One of the most useful resources in my research into the lives of all the men who took part on the Dams Raid (now published as The Complete Dambusters, plug, plug) have been genealogical records. Firms like Ancestry have done us all a great service in digitising resources such as US landing cards, and I simply don’t believe that they would not have offered to take the UK landing cards off the Home Office’s hands. And according to this BBC article, the National Archives already holds the passenger list from the Empire Windrush itself so it too should have been consulted.
Near the top of my personal list of typefaces never to be used is Bookman. (Also present: Souvenir, University Roman, Eurostile.) So it was with some pain that most weeks throughout the 1980s I sat through the opening credits in order to watch one of the best TV cop shows of all time. I refer, of course, to Hill Street Blues, whose creator Steven Bochco has recently died.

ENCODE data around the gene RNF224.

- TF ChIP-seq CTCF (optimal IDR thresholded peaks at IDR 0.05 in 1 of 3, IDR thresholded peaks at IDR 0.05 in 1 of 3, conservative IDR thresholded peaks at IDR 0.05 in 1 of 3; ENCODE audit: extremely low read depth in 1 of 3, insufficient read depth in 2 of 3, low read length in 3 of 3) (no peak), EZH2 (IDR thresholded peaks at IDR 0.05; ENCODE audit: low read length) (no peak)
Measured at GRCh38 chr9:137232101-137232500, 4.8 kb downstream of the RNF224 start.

Great TV it might have been (as indeed was its successor, NYPD Blue) but I only just forgave the producers the use of (ugh) Bookman Bold Italic, with extra swashes, for the title sequences. Most episodes started with the day’s briefing, given by the desk sergeant, which always ended: ‘Let’s be careful out there.’ A good motto for life.
As a Brit living in Ireland I’m used to being blamed for everything that ever went wrong over here. These include Oliver Cromwell, the Famine and pints of Guinness being poured in one go without a respectful pause.
This attitude is now being extended to the forthcoming Irish referendum on the repeal of the Eighth Amendment to the Irish constitution, the clause which grants ‘the right to life of the unborn and, with due regard to the equal right to life of the mother, guarantees in its laws to respect, and, as far as practicable, by its laws to defend and vindicate that right.’